Thirdly, John teaches us that Christ is everything.  Technically Jesus became John’s disciple when He was baptized by him.  Yet when John had his vision of a harmless dove descending upon Jesus after He was praying on the riverside after His baptism, John knew that Jesus was the sinless Messiah, the One Who would baptize in the Holy Spirit, the One Whose way he was preparing.  When John’s disciples found out that Jesus branched out on His own and was baptizing and making His own disciples, they were incensed and jealous on John’s behalf.  John was serene, recognizing in this the hand of God.  Of course all men were going to Jesus and He was winning the hearts of Israel.  Should not the bridegroom win the bride?  John was simply the friend of the bridegroom, the Best Man, and like the Best Man he rejoiced to see the bridegroom win his bride.  “He must increase, and I must decrease” (John 4:25-30).

John speaks these words to us as well.  When our egos swell and we become angry at others, this is the sign that we must decrease, and let our egos shrink back to a normal size.  Jesus Christ must increase in our lives so that all our attention is on Him.

John was not just the Baptizer, he was the Forerunner, and his life had no other purpose than to reveal Christ and prepare His way.  From his place on our icon-screens, John tells us that we also have no other purpose but to serve the Lord.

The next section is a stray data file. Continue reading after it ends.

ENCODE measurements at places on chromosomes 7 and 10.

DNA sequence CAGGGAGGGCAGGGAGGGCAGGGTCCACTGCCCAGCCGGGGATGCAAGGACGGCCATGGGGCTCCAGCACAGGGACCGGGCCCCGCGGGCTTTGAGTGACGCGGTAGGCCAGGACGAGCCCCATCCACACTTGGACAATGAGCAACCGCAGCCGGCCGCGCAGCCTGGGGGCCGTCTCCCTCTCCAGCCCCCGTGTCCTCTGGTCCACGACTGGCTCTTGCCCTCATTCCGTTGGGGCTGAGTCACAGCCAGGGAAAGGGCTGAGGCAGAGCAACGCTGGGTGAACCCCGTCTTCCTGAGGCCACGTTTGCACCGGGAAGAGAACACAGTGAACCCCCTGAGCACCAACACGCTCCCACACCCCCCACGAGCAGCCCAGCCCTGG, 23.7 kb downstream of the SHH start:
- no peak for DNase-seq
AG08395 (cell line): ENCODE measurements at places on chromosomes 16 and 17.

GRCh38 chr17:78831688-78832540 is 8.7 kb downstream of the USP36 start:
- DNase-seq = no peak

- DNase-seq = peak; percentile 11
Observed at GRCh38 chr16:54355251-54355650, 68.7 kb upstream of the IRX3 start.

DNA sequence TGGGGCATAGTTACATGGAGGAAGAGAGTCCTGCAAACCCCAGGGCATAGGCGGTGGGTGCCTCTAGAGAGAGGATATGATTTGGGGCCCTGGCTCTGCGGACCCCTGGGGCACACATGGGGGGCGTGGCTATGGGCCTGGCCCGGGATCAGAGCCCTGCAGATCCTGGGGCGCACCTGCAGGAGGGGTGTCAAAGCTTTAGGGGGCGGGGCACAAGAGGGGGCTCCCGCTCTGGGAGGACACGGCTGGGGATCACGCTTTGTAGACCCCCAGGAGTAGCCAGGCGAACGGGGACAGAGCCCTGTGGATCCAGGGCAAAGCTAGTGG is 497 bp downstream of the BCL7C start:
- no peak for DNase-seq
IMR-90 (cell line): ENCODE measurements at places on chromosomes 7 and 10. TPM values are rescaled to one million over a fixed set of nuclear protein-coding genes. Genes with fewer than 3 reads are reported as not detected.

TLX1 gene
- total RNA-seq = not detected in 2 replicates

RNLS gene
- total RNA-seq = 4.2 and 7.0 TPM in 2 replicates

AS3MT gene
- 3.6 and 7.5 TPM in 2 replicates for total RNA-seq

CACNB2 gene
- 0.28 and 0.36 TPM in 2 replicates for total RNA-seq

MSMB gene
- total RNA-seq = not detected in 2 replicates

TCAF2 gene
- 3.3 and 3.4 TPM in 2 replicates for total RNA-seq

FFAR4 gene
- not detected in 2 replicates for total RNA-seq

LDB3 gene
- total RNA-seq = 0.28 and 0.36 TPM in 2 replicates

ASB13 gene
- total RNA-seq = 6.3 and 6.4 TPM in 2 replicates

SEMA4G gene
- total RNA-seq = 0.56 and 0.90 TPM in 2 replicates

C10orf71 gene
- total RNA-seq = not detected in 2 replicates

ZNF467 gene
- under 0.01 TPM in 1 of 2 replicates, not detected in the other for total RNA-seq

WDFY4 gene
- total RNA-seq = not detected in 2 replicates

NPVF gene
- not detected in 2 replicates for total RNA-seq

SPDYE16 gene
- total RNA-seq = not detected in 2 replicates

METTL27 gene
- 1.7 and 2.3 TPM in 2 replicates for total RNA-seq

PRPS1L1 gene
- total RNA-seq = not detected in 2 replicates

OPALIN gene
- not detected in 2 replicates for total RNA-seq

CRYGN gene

By Father Lawrence Farley




About the Author

Fr. Lawrence Farley, formerly an Anglican priest and graduate of Wycliffe College in Toronto, Canada in 1979, converted to Orthodoxy in 1985 and then studied at St. Tikhon’s Seminary in South Canaan, Pennsylvania.  After ordination he traveled to Surrey, B.C. to begin a new mission under the OCA, St. Herman of Alaska Church.  The Church has grown from its original twelve members, and now owns a building in Langley, B.C. The community has planted a number of daughter churches, including parishes in Victoria, Comox and Vancouver.

Fr. Lawrence is the author of many books including the Bible Study Companion SeriesLet Us Attend: A Journey through the Orthodox Divine Liturgy, and A Daily Calendar of Saints. He has also written a series of Akathists published by Alexander Press, and his articles have appeared in numerous publications.

Fr. Lawrence has a podcast each weekday on Ancient Faith Radio called Coffee Cup Commentaries, and writes monthly for Sounding, the blog of Orthodox Christian Network. He has given a number of parish retreats in the U.S. and Canada, as well as being a guest-lecturer yearly at Regent College in Vancouver. Father lives in Surrey with his wife Donna; he and Matushka Donna have two grown daughters and five grandchildren. He regularly updates his blog, “No Other Foundation”.